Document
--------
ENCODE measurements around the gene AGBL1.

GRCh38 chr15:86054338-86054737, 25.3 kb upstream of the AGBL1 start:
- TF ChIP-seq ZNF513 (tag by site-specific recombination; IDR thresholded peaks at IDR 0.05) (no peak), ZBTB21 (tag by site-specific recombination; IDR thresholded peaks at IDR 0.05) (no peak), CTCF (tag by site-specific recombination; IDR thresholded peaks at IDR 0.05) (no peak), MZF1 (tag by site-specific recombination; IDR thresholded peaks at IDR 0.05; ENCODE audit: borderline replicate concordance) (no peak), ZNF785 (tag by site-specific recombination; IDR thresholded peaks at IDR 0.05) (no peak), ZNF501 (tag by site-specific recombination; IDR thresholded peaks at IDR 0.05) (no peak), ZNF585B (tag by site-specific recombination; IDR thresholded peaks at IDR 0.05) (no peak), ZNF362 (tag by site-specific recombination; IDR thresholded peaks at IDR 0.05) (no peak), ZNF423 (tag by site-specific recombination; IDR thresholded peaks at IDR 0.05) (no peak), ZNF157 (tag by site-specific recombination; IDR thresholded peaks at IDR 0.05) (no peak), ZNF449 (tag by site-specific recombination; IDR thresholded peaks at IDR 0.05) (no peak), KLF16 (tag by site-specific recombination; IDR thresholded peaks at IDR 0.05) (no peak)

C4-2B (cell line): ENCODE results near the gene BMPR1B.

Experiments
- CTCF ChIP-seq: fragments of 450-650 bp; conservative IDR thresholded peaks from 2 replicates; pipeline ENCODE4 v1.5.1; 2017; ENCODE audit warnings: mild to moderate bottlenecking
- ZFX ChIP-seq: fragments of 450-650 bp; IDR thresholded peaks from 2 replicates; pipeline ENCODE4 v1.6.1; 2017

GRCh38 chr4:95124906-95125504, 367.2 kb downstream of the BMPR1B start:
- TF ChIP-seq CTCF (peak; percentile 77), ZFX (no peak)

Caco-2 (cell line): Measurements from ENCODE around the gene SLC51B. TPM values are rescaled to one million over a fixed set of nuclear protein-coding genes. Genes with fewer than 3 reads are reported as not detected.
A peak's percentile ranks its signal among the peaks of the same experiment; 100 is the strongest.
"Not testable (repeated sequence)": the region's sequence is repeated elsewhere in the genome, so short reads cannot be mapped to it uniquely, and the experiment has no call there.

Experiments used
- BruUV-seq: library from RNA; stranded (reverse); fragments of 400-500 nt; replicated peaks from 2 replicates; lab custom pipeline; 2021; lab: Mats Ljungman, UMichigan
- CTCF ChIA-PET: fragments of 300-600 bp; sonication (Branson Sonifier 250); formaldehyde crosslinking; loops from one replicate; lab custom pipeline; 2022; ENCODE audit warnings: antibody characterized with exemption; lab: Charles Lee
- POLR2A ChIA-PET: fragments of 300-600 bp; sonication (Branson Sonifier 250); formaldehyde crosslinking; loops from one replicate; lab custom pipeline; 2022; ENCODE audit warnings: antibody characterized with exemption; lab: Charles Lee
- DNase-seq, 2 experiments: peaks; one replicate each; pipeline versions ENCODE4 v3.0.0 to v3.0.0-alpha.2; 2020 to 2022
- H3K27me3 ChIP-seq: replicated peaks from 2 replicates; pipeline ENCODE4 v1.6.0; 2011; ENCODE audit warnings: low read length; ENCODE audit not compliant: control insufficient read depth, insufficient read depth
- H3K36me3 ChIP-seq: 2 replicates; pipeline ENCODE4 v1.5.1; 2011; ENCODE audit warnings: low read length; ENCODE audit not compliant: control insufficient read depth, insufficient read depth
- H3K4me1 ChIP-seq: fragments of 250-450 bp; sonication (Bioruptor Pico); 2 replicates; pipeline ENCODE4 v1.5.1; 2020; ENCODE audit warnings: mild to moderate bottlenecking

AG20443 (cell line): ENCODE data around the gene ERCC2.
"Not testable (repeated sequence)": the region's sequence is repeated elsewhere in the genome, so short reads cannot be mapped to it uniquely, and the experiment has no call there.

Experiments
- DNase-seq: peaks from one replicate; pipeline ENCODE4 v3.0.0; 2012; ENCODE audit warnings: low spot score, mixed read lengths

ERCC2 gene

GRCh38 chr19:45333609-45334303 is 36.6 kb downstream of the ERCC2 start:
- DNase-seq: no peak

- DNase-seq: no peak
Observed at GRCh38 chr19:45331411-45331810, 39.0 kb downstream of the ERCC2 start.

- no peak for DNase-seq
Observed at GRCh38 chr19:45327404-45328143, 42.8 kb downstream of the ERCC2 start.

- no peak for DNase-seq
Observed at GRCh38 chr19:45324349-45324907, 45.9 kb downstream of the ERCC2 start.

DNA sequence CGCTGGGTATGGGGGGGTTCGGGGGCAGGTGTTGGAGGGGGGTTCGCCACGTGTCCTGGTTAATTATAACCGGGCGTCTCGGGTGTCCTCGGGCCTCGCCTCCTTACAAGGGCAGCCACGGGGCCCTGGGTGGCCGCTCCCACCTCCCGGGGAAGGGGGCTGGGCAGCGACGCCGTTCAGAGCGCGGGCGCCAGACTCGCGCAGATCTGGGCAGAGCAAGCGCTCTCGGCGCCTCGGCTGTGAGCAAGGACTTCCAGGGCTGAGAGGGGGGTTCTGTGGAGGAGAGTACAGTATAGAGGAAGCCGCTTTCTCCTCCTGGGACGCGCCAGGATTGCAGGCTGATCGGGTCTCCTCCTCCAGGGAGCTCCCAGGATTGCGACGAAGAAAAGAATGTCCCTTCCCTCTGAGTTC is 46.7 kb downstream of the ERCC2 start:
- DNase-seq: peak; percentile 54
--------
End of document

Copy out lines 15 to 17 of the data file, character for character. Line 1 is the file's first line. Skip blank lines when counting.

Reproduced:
- CTCF ChIA-PET: fragments of 300-600 bp; sonication (Branson Sonifier 250); formaldehyde crosslinking; loops from one replicate; lab custom pipeline; 2022; ENCODE audit warnings: antibody characterized with exemption; lab: Charles Lee
- POLR2A ChIA-PET: fragments of 300-600 bp; sonication (Branson Sonifier 250); formaldehyde crosslinking; loops from one replicate; lab custom pipeline; 2022; ENCODE audit warnings: antibody characterized with exemption; lab: Charles Lee
- DNase-seq, 2 experiments: peaks; one replicate each; pipeline versions ENCODE4 v3.0.0 to v3.0.0-alpha.2; 2020 to 2022